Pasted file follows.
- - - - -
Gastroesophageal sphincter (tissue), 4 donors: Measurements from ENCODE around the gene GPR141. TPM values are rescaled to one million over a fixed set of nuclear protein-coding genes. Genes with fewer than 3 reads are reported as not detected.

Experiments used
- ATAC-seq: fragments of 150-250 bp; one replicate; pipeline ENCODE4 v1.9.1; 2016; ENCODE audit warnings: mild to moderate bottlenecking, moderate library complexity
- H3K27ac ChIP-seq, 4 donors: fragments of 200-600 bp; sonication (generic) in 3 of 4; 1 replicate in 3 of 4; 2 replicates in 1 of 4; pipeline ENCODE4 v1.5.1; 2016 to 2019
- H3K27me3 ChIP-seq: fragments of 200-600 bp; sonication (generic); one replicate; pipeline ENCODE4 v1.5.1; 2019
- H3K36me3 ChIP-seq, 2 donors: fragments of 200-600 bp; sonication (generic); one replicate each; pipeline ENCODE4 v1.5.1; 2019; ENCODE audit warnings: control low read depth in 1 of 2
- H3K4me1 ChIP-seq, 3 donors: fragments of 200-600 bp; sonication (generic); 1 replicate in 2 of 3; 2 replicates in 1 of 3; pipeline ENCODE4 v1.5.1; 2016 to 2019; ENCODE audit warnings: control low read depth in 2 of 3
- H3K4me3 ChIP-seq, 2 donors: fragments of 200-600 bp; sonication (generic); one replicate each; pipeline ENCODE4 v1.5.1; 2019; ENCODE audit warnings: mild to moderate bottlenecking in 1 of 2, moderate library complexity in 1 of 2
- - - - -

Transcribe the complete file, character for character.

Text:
Gastroesophageal sphincter (tissue), 4 donors: Measurements from ENCODE around the gene GPR141. TPM values are rescaled to one million over a fixed set of nuclear protein-coding genes. Genes with fewer than 3 reads are reported as not detected.

Experiments used
- ATAC-seq: fragments of 150-250 bp; one replicate; pipeline ENCODE4 v1.9.1; 2016; ENCODE audit warnings: mild to moderate bottlenecking, moderate library complexity
- H3K27ac ChIP-seq, 4 donors: fragments of 200-600 bp; sonication (generic) in 3 of 4; 1 replicate in 3 of 4; 2 replicates in 1 of 4; pipeline ENCODE4 v1.5.1; 2016 to 2019
- H3K27me3 ChIP-seq: fragments of 200-600 bp; sonication (generic); one replicate; pipeline ENCODE4 v1.5.1; 2019
- H3K36me3 ChIP-seq, 2 donors: fragments of 200-600 bp; sonication (generic); one replicate each; pipeline ENCODE4 v1.5.1; 2019; ENCODE audit warnings: control low read depth in 1 of 2
- H3K4me1 ChIP-seq, 3 donors: fragments of 200-600 bp; sonication (generic); 1 replicate in 2 of 3; 2 replicates in 1 of 3; pipeline ENCODE4 v1.5.1; 2016 to 2019; ENCODE audit warnings: control low read depth in 2 of 3
- H3K4me3 ChIP-seq, 2 donors: fragments of 200-600 bp; sonication (generic); one replicate each; pipeline ENCODE4 v1.5.1; 2019; ENCODE audit warnings: mild to moderate bottlenecking in 1 of 2, moderate library complexity in 1 of 2